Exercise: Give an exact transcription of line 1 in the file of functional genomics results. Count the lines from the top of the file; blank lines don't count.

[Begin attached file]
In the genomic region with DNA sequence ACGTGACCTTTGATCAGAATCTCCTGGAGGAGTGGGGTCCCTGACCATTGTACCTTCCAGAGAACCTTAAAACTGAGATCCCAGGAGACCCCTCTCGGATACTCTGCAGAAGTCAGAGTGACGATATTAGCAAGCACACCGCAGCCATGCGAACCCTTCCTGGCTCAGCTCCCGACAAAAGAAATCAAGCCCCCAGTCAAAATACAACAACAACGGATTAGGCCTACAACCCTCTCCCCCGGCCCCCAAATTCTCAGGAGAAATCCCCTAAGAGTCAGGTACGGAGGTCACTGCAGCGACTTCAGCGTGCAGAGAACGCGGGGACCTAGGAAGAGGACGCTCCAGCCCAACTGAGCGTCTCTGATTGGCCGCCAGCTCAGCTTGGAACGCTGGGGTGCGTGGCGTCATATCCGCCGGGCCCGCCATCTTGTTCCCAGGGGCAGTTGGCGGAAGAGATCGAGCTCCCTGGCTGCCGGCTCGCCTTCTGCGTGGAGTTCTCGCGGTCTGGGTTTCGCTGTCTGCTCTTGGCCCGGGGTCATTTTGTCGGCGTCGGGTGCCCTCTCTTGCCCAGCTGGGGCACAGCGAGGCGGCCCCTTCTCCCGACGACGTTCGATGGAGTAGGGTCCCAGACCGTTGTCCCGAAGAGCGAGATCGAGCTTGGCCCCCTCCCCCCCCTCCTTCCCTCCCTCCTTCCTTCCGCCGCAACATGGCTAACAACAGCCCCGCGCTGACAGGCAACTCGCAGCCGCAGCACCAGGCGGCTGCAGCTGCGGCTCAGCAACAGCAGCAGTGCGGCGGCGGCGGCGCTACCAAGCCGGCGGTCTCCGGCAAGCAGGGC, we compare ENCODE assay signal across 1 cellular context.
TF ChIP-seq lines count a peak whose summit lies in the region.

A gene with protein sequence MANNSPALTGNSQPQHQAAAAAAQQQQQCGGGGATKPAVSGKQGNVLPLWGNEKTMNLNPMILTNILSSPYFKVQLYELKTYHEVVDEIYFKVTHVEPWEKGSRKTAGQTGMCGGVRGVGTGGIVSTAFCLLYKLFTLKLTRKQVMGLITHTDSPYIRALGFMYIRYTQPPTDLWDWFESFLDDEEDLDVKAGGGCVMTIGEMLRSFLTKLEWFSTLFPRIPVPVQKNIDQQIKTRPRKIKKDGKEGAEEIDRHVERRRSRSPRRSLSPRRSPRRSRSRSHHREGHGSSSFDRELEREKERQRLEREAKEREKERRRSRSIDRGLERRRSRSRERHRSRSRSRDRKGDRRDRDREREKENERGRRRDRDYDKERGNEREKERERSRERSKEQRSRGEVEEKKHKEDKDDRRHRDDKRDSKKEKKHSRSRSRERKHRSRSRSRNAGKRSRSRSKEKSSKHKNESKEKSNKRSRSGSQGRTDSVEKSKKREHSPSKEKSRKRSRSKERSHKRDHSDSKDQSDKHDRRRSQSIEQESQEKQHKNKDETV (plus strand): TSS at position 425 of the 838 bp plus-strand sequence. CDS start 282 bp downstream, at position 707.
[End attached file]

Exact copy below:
In the genomic region with DNA sequence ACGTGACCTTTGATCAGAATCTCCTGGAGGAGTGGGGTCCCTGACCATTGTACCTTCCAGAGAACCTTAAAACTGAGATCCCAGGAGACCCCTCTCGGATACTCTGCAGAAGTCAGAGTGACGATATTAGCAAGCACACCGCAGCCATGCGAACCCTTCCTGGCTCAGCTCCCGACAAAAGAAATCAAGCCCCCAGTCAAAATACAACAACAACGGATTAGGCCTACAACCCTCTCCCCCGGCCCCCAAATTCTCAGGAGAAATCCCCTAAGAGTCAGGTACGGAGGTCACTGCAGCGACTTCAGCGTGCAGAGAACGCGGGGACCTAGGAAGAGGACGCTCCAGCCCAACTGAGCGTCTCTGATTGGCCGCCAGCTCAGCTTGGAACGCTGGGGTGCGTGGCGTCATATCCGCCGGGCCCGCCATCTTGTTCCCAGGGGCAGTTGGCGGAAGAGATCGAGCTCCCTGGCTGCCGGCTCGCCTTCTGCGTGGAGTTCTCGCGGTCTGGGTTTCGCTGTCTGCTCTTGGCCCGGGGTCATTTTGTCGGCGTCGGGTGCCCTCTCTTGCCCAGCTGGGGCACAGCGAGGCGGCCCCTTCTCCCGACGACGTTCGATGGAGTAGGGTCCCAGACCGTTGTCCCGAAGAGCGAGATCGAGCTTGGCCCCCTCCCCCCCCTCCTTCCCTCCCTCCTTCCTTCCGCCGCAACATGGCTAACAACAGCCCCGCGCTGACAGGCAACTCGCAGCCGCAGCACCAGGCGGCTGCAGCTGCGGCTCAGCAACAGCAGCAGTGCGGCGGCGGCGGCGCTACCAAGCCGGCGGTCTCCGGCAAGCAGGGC, we compare ENCODE assay signal across 1 cellular context.